Still searching for an achievable New Year’s resolution? You’re not alone, nearly 25% of Americans have already forsaken their resolve. Don’t despair…It’s not too late! We have a healthy resolution that will fill your senses, put money in your wallet, and create a better environment—without personal deprivation!
Convert your lawn to a vibrant, Bay-Friendly edible landscape. You’ll be enjoying the fruits of your (or others) labor before most people have forgotten their resolutions in June. Making the conversion process easier, and adding a little incentive are the half dozen or more lawn conversion rebate programs handily summarized on the Lose Your Lawn site, sponsored by StopWaste.org.
Appearing like a forgotten gift left under that dry evergreen in your living room (which you need to put curbside this month for proper greencycling), you’ll find rebate offers up to $5,000 to get rid of your lawn.
To help you stick to your resolve, WM EarthCare™ is a partner in the StopWaste.org Lose Your Lawn program. Starting this month, WM EarthCare sheet mulching packages, consisting of mulch, OMRI-listed Homegrown Compost™ and cardboard sheets from recycled materials, are available at participating nurseries. It’s everything you need to get the job done. Happy New Year!
Now, get started!
Step 1. Identify the lawn conversion rebate program that applies to where you live. You can do this via the links on the StopWaste.org website or by contacting your local water district.
Step 2. View the “How-To Slideshows” on sheet mulching, drip irrigation, and sprinkler retrofit available on the StopWaste.org website. It wouldn’t hurt to also read the Lose Your Lawn edition of The Scoop!
Step 3. Gather your sheet mulching materials and say, “Bye, bye!” to your lawn. If you need a boost of additional inspiration take a peek at the Sunset Magazine successful lawn conversions featured on the StopWaste.org website.
Step 4. Plan and layout your edible garden in the area previously occupied by your lawn.
If you’re in a quandary about what to plant get your hands on a copy of The Edible Front Yard: The Mow-less, Grow-more Plan for a Beautiful, Bountiful Garden by Ivette Soler (2011, Timber Press). This is a great resource, well researched and practical, with lots of illustrations and color photos. I highly recommend this book!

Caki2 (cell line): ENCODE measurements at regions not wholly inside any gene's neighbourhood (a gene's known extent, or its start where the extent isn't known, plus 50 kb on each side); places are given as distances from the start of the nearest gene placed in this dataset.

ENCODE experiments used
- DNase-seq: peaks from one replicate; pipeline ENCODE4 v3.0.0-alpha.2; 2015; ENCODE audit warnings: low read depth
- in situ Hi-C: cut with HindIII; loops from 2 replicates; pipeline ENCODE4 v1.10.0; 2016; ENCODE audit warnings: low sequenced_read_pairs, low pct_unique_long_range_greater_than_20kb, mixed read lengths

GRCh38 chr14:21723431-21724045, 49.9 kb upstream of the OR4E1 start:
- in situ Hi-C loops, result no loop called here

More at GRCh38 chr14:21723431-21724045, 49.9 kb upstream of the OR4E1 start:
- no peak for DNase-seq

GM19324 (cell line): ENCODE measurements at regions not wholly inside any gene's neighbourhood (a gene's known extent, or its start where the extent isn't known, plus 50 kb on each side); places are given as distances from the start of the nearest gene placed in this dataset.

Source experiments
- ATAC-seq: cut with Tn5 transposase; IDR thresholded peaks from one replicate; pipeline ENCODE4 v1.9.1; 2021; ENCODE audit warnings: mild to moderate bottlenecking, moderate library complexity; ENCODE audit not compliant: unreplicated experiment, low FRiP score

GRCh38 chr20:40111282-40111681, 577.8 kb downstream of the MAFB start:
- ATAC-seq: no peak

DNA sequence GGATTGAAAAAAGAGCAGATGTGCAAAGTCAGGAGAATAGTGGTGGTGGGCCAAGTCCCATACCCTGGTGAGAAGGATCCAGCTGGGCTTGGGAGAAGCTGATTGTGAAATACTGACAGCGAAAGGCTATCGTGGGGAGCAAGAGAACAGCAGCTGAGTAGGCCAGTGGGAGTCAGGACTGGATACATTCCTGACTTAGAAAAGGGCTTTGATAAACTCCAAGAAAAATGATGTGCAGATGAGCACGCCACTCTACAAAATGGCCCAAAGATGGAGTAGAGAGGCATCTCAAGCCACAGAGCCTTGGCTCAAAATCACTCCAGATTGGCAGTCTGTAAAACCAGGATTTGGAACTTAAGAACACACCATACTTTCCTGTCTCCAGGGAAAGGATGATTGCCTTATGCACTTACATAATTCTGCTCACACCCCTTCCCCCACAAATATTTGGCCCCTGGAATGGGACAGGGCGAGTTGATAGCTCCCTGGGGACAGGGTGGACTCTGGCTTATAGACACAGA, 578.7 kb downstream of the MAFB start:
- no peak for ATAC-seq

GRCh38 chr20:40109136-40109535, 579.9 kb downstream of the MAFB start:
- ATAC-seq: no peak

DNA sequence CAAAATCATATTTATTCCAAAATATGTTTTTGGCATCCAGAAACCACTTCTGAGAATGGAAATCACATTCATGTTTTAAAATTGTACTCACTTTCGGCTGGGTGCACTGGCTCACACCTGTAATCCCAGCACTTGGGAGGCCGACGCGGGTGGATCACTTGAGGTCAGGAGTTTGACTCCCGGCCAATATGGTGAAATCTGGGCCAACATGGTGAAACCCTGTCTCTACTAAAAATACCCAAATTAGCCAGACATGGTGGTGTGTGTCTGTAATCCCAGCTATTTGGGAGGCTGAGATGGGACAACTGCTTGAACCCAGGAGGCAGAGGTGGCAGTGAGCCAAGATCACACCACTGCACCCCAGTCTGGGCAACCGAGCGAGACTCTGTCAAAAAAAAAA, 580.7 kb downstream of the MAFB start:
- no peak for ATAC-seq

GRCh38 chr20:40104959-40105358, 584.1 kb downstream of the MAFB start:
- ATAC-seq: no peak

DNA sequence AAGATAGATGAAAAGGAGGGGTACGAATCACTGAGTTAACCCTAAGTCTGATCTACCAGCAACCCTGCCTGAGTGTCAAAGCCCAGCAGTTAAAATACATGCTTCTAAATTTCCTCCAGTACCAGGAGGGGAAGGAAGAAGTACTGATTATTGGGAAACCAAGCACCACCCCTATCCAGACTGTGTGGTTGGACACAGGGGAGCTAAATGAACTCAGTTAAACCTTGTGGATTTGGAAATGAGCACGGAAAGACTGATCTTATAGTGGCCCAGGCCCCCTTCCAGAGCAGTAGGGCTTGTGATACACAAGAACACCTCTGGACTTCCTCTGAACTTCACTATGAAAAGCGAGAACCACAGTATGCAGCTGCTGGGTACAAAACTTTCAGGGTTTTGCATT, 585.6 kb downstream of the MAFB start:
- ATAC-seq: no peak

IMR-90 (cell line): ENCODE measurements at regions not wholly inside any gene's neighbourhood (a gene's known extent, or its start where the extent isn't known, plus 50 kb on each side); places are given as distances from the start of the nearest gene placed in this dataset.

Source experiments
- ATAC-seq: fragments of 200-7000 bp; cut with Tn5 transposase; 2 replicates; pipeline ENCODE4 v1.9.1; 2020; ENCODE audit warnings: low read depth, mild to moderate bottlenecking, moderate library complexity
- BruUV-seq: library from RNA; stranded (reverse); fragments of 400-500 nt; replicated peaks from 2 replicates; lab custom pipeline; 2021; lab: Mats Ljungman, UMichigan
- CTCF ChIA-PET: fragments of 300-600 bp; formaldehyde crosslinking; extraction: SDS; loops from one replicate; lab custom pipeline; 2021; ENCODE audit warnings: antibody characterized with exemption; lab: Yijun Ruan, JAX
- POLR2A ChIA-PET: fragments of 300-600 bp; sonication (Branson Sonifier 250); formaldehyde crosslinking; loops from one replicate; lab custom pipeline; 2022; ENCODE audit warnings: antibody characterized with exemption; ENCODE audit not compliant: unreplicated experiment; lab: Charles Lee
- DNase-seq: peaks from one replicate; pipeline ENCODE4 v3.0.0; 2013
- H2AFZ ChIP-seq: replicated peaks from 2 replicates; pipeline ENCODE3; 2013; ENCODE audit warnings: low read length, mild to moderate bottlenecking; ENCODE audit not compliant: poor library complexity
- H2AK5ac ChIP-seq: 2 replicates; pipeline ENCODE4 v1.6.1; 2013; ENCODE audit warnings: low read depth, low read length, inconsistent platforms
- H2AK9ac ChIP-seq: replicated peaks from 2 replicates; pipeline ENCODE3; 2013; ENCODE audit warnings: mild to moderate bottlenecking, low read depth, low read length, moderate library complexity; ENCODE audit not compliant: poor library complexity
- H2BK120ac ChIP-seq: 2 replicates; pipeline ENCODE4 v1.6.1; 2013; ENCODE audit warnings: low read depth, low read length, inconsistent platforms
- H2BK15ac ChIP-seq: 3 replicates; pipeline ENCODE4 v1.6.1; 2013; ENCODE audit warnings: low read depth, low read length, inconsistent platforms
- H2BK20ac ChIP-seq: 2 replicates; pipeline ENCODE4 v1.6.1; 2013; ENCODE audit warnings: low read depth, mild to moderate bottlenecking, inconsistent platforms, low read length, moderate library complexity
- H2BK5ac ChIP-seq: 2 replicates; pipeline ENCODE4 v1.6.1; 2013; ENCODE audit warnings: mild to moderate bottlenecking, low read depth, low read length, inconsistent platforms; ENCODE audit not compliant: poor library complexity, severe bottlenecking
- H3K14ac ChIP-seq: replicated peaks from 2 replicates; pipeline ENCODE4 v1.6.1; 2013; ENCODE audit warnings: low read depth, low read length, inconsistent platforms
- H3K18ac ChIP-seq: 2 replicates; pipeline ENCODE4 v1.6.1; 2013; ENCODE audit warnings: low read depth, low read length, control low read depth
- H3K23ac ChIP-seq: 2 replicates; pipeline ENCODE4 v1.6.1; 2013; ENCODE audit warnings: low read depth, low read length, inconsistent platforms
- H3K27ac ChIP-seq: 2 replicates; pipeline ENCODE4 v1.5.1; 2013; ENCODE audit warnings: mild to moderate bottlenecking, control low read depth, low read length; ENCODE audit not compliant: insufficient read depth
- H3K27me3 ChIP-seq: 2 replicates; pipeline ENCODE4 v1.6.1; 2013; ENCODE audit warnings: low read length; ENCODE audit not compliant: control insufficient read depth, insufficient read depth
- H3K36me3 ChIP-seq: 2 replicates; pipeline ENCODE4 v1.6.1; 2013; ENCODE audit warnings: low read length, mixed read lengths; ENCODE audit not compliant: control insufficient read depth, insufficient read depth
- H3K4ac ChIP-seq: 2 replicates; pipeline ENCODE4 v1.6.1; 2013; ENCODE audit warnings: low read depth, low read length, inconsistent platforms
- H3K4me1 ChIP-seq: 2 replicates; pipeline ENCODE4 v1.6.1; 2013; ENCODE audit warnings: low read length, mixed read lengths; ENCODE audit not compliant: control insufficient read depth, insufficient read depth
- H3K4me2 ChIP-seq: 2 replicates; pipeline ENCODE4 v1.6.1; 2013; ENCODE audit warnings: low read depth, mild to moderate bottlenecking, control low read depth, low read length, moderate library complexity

If space is an issue or small-scale gardening is your preference, then check out Vertical Gardening: Grow Up, Not Out for More Vegetables and Flowers in Much Less Space. Written by Derek Fell (2011, Rodale Press), this book will get you thinking about using your limited yard, patio or deck space to maximize your fruit, vegetable, and flower bounty.
Also an inspiration and how-to DIY resource is Garden Up! co-authored by Susan Morrison and Rebecca Sweet (2010, Cool Springs Press). You’ll find lots of design tips and problem solving hints spread between more than 200 photos.
With design and how-to resources in hand, it’s time to talk seed.
If you’re an heirloom and organic seed nerd like me, I highly recommend that you consider one of the seed packet packages put together by Baker Creek Heirloom Seeds. The small heirloom package, great for a family of 4, contains 15 types of veggies and 30 varieties conveniently packaged for your growing pleasure. Baker Creek has a retail store in an old bank in Petamula, CA. It’s called the Seed Bank. For more information go to: www.rareseeds.com or call phone 707-773-1336. Baker Creek also sponsors the National Heirloom Exposition held in Sonoma County, CA. Watch for more on this amazing event in an upcoming issue of The Scoop.
Okay, if heirloom veggies aren’t quite your thing, but organic is, then check out Peaceful Valley Farm & Garden Supply (PVFS) at www.GrowOrganic.com, phone 888-784-1722. PVFS is my number one source for growing organic. Beyond having a great collection of organic and native seeds, canning supplies, home chicken coops, fertilizers, feed, and tools, PVFS also offers a series of short, well done “How To” videos that are among the best I’ve seen.
Finally, if you’d like to add a cultural influence to your edible landscape, take a look at Kitazawa Seed Company at www.kitazawaseed.com, phone 510-595-1188. Kitazawa Seed, based in Oakland, CA, has been selling high quality vegetable seeds for more than 90 years! More the 300 varieties of Asian vegetable seeds from China, Vietnam, Thailand, Korea, and India are available. I particularly like the Chef Specialty Garden seed packages.
In keeping with the WM EarthCare™ locally sourced philosophy, you’ll note that the seed providers mentioned are located within the greater San Francisco Bay Area. Supporting these local businesses is good for our economy, our community and our environment.
Last, but not least…
Step 5. Hit the dirt, and get to work. You made a resolution to lose your lawn and go edible. Now get going!
Happy Sheet Mulching!
~The Dirt Dude